Marijuana use is risky for teens and pregnant women and can be habit-forming, says the U.S. surgeon general.
Jane Khomi/Getty Images
At a time when more than 30 states and the District of Columbia have legalized the use of marijuana for either medical or recreational use, the U.S. surgeon general says no amount of the drug is safe for teens, young adults and pregnant women.
“While the perceived harm of marijuana is decreasing, the scary truth is that the actual potential for harm is increasing,” Surgeon General Jerome Adams said Thursday during a press conference to announce the new advisory.
Surveys show that an increasing number of adolescents and pregnant women use the drug, which can be eaten, smoked or vaped.
But the surgeon general told NPR in an interview that many people are not aware of just how potent the drug can be.
“This ain’t your mother’s marijuana,” he said. The THC concentration in marijuana plants has increased threefold between 1995 and 2014, according to the report, and concentrated products can contain up to 75% THC.
“The higher the THC delivery, the higher the risk,” Adams said.
Young people who regularly use marijuana are “more likely to show a decline in IQ and school performance [and] are more apt to miss classes,” Adams said. And frequent use of the drug can also impair a child’s attention, memory and decision-making.
In addition, it can be habit-forming.
“Nearly 1 in 5 people who begin marijuana use during adolescence become addicted,” Adams said. “That’s scary to me as the dad of a 15-, a 13- and a 9-year-old.”
Symptoms of marijuana dependency include “irritability, mood and sleep difficulties, decreased appetite, cravings, restlessness, and/or various forms of physical discomfort that peak within the first week after quitting and last up to 2 weeks,” according to the National Institute on Drug Abuse. And marijuana becomes addictive “when the person cannot stop using the drug even though it interferes with many aspects of his or her life,” according to NIDA.
Health and Human Services Secretary Alex Azar announced that President Trump is donating part of his salary this quarter — about $100,000 — to fund a digital media campaign to bring attention to the risks of marijuana use.
There’s still a lot that’s unknown about the risks of marijuana, and federal officials say they support more local and federal research. Just this week, the Drug Enforcement Administration said it would start to process pending applications for permission to cultivate the plant for research, as NPR reported.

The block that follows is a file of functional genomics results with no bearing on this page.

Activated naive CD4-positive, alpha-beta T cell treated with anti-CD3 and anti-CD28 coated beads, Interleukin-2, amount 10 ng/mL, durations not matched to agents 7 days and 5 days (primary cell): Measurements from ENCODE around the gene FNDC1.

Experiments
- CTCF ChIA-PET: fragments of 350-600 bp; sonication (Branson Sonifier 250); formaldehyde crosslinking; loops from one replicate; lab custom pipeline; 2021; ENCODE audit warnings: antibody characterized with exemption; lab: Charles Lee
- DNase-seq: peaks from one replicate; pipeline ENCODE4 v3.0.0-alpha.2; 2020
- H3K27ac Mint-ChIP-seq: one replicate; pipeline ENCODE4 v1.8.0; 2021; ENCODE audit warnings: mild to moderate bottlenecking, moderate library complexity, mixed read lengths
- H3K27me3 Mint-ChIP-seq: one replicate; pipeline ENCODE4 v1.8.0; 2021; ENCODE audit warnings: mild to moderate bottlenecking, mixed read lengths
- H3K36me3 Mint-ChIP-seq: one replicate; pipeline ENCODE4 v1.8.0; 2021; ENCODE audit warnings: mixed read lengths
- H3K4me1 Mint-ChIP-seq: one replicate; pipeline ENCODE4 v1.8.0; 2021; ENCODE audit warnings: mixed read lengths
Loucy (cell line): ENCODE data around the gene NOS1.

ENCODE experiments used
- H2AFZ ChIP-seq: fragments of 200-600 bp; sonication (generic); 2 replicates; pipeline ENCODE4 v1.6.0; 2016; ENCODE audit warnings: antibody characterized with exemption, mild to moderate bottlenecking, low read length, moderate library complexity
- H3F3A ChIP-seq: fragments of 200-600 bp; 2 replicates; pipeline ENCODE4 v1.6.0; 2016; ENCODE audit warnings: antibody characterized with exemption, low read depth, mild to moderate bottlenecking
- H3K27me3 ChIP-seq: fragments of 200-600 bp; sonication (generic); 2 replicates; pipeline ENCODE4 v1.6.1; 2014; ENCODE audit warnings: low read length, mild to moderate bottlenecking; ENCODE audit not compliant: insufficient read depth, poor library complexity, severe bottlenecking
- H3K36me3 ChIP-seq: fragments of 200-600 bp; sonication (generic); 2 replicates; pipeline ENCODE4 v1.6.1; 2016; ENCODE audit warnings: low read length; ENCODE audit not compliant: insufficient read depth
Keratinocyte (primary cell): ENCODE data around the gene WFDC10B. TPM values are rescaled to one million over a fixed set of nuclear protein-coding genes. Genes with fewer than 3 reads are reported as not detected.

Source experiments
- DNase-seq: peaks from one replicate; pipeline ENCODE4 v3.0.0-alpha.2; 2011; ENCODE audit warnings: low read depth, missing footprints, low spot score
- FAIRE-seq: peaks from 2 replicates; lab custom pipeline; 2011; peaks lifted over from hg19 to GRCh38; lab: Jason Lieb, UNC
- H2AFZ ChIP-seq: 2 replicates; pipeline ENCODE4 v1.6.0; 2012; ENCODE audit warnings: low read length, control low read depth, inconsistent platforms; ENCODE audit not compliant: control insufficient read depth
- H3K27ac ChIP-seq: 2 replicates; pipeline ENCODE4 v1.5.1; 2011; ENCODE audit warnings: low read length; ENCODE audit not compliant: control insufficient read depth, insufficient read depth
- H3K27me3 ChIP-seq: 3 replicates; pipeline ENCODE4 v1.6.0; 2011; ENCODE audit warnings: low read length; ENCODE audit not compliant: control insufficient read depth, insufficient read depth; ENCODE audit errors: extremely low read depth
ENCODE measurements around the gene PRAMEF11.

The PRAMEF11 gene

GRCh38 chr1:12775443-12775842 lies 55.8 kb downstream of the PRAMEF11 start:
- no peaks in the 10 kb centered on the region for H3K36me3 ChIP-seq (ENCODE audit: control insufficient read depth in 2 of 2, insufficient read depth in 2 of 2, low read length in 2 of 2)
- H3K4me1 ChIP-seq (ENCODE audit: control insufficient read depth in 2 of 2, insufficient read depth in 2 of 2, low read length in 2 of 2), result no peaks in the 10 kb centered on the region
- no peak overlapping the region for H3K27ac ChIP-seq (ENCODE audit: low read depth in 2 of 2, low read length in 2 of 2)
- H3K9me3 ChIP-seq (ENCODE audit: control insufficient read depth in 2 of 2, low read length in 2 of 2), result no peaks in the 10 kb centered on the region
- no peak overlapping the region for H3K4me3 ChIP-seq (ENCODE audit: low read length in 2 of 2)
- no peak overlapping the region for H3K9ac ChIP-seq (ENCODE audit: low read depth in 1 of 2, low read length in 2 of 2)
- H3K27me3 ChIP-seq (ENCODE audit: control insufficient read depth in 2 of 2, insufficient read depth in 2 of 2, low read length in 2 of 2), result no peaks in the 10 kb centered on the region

The Trump administration is not the first to sound the alarm about the rising use of marijuana. At a time when surveys point to a significant increase in the number of pregnant women using the drug, the American College of Obstetricians and Gynecologists is educating women about the risks. “Marijuana and pregnancy don’t mix,” the group urges.
The organization published an infographic that points to the range of risks for women and their fetuses, including disruption of brain development, smaller birth weight, higher risk of premature birth, and behavioral problems in childhood.
Bottom line, the surgeon general wants to remind people that despite what’s happening in states, federal law hasn’t changed. And there is good reason for caution.
(CNN) - Cannabis use in Colorado has been on the rise since medical cannabis was liberalized in 2009 and recreational cannabis went on sale in 2014, and it has led to an increase in emergency department visits, according to a new study. Although inhaled cannabis leads...
Read an article about D.A.R.E. by Richard Clayton, Ph.D., former Chair of Health Education and Health Promotion in the College of Public Health at the University of Kentucky. For more than 20 years, he was the director of the federally funded Center for Prevention Research
National Sheriffs’ Association Article: D.A.R.E. Responds to America’s Opioid Crisis with New K-12 Prevention Lessons
Substance abuse prevention education organization D.A.R.E. America has launched new nationwide curricula for law enforcement officer-led D.A.R.E. programs targeting K-12 classrooms, parents, and communities that will challenge the national opioid and prescription…
WATFORD CITY, N.D. - The Watford City Police Department says they've seen increase in underage alcohol, tobacco, and narcotic use in the area. Officers are now working to combat that problem using a program that has been proven to work in some of the biggest cities in...
MANILA, Philippines — President Duterte has given the go signal for the Department of Health (DOH) to educate school children from Kindergarten to Grade 12 about the ill effects of taking illegal drugs…
D.A.R.E. is making a difference in Chickasaw County. Houston, Houlka and Okolona have all hosted D.A.R.E. graduation ceremonies over the last two months and that means every fifth grader in Chickasaw County has heard the critical message of this national program. The...
Parents stand to the applause of students Friday during the D.A.R.E. graduation at the Elks Lodge in Santa Maria. More than 900 Santa Maria-area elementary students vowed to make smart choices and consider the consequences of their actions during a Friday morning graduation…
Orchard Park, N.Y. (WIVB) - A program that's reached thousands of children across the country is now celebrating a milestone in Orchard Park. D.A.R.E. (Drug Abuse Resistance Education) has been taught in OP schools for 25 years now. When you walk into Officer Kristen...
Shelter Island’s school district has become the first in the state to roll out a new D.A.R.E. program. Other districts are expected to follow…
Copyright © 2020 D.A.R.E. America. All Rights Reserved.
Copyright © 2020 D.A.R.E. America.
All Rights Reserved.